A person’s life beyond work is as important, if not more, than those 8-10 hours they spend at work
Since you're reading this, you've probably been following the evolution of employee experience. In today's work environment, most employees expect HR to recognize and make space for their needs beyond work.
Here are some of the top non-work-related milestones and experiences that you can build innovative employee experiences around.
• Wedding anniversary
• Birth/adoption of a child
• Adoption of a pet
• Child’s education
• Making a major purchase - car, house, etc.
• Personal health
• Family health
• Quality time with family
• Pursuing a hobby
• Loss of a loved one
• Movement to a new city/location
From an organization’s point of view, focusing on delivering better employee experiences around personal milestones may seem frivolous to some. But without considering all those moments beyond work, your employee experience strategy will fail to deliver its sole purpose for being - improving the overall quality of your employee’s life.
In fact, personal milestones are one of those places where you can have a first-mover advantage as an organization that is focused on the overall happiness and well-being of its employees.
Adobe’s marriage leave for employees
At Adobe, employees can avail seven days off for their own wedding and three for the wedding of their children.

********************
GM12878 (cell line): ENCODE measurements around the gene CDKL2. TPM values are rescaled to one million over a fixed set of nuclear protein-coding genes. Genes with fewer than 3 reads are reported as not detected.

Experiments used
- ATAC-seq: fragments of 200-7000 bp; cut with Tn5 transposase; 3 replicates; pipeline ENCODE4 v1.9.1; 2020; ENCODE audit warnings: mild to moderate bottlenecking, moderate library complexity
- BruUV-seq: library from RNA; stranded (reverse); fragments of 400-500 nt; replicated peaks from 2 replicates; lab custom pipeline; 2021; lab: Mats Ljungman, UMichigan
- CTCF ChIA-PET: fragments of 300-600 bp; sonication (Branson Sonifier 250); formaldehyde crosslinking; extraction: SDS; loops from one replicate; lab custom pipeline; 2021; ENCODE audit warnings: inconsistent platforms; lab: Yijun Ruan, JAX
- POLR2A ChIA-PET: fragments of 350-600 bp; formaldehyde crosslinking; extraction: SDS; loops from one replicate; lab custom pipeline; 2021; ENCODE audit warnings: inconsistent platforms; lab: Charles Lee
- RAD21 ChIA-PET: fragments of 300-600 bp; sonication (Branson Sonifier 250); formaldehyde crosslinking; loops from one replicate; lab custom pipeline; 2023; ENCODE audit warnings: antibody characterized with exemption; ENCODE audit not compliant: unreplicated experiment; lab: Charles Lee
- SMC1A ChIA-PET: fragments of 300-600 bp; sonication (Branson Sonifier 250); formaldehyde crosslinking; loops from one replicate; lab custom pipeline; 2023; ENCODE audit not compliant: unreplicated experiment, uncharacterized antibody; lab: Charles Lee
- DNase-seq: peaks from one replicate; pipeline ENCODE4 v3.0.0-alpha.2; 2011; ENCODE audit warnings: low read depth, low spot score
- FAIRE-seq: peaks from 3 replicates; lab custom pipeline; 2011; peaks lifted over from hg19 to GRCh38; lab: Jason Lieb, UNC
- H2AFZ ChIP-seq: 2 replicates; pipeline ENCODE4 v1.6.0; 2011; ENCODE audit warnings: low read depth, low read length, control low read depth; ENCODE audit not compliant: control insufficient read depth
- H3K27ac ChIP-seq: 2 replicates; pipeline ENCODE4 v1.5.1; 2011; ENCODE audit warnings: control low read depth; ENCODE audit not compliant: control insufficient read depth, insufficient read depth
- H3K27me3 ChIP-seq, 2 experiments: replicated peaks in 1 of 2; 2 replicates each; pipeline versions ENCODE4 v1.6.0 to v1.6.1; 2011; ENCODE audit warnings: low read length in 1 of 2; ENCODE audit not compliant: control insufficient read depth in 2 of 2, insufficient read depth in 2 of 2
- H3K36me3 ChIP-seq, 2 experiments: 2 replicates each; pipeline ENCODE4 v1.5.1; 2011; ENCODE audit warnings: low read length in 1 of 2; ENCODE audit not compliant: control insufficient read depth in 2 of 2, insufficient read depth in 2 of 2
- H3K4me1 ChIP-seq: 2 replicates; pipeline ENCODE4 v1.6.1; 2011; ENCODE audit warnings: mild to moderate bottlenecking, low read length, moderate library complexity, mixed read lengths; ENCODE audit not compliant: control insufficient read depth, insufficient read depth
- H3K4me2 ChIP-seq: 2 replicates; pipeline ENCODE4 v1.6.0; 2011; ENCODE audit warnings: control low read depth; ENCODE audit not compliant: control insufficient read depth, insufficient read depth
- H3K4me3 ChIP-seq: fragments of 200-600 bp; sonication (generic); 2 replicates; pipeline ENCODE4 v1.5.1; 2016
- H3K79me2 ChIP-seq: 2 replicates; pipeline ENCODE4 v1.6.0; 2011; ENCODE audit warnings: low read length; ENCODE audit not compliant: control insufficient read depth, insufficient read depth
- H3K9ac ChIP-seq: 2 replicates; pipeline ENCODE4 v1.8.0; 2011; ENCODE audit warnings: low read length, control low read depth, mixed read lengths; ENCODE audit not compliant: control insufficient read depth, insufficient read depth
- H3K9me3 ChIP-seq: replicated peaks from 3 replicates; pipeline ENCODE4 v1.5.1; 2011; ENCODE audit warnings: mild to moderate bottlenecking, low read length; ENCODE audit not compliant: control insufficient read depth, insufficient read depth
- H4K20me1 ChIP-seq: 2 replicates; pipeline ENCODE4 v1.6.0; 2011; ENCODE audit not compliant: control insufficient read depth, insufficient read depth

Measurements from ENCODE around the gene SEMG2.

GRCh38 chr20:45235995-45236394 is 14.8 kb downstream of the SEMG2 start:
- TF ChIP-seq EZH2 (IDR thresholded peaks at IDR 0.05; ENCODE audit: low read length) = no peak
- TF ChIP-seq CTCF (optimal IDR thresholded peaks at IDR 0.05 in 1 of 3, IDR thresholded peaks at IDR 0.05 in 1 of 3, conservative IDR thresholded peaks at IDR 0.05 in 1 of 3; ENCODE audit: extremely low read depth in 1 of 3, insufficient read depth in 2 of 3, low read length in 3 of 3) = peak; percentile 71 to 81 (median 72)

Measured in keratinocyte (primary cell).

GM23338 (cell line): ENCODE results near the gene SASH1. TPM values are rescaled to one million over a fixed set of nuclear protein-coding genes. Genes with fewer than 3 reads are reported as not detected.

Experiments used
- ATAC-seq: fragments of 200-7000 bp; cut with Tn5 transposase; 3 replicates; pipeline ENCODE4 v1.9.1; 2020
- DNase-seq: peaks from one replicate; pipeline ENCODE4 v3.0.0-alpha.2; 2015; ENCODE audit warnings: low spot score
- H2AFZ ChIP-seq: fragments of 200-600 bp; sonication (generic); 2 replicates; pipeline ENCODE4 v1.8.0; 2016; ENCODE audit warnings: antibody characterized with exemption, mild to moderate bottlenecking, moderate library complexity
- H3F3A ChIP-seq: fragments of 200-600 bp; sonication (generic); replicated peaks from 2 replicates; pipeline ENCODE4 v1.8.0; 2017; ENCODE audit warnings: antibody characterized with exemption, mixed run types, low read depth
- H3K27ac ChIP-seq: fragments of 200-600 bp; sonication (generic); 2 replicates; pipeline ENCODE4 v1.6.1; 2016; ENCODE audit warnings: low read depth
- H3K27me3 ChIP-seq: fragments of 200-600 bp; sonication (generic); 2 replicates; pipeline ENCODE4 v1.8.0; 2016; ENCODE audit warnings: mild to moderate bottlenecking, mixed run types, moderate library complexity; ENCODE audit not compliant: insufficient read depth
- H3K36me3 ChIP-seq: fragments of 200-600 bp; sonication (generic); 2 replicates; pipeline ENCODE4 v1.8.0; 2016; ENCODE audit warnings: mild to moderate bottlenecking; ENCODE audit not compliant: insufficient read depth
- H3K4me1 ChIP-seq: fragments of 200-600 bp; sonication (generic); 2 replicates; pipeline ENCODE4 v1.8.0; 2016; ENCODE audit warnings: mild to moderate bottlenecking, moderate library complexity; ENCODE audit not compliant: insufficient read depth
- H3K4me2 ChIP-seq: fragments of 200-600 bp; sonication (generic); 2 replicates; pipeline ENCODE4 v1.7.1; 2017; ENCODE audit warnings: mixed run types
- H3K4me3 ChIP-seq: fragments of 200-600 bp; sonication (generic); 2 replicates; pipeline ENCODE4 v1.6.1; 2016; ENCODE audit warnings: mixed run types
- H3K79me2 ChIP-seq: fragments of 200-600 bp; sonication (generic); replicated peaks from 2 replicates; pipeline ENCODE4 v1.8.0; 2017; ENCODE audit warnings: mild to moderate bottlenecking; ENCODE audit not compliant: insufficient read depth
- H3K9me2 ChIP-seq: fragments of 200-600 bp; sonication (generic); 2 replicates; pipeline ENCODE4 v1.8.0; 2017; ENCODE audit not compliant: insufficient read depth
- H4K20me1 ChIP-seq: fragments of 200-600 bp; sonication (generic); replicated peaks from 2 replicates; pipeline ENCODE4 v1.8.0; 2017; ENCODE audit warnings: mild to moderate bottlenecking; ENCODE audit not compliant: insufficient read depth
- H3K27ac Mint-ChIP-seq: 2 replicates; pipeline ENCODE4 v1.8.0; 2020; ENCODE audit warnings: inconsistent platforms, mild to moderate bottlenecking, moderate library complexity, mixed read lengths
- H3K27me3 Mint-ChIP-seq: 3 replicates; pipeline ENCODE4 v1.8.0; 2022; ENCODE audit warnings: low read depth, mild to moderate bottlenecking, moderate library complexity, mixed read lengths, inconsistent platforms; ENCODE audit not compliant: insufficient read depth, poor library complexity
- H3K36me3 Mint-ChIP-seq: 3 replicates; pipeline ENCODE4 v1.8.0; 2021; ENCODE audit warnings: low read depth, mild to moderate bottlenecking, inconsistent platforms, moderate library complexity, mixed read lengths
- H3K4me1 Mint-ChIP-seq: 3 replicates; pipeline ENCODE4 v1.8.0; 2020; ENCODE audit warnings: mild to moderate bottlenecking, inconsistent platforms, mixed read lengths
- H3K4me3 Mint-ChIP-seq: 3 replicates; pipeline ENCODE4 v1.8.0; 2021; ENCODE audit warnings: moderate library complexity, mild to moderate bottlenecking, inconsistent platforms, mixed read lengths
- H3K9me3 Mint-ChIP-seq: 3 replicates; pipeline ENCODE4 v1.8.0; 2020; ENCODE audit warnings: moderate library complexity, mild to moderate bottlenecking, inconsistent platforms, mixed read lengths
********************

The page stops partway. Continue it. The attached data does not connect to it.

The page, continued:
Patagonia’s flexible work plan for parents
During COVID, when employees were forced to work from home and schools were closed, Patagonia went out of its way to assess each of its employees' childcare needs. It then not only facilitated flexible work hours but asynchronous communication and activity calendars that working parents could use to engage their children.
3. EX at the intersection of work and non-work
This is that part of our lives that lies at the intersection of work and personal life. And the pandemic blurred the lines here so much that it almost felt like our entire life was a big messy ball of work and home intertwined together. And the effects can be positive or negative in nature.
Let’s take workload and stress, for example. When an employee has an excessive workload, it can lead to overworking or spending too much time in the office. This can negatively impact their non-work-related life including unwinding with family or finding joy in pursuing a hobby.
Another good example would be, if an employee has ailing parents at home and is their only caretaker, then coming to the office at fixed hours may put them under undue pressure. Could a more flexible setup enable this employee? Can they work from home more often?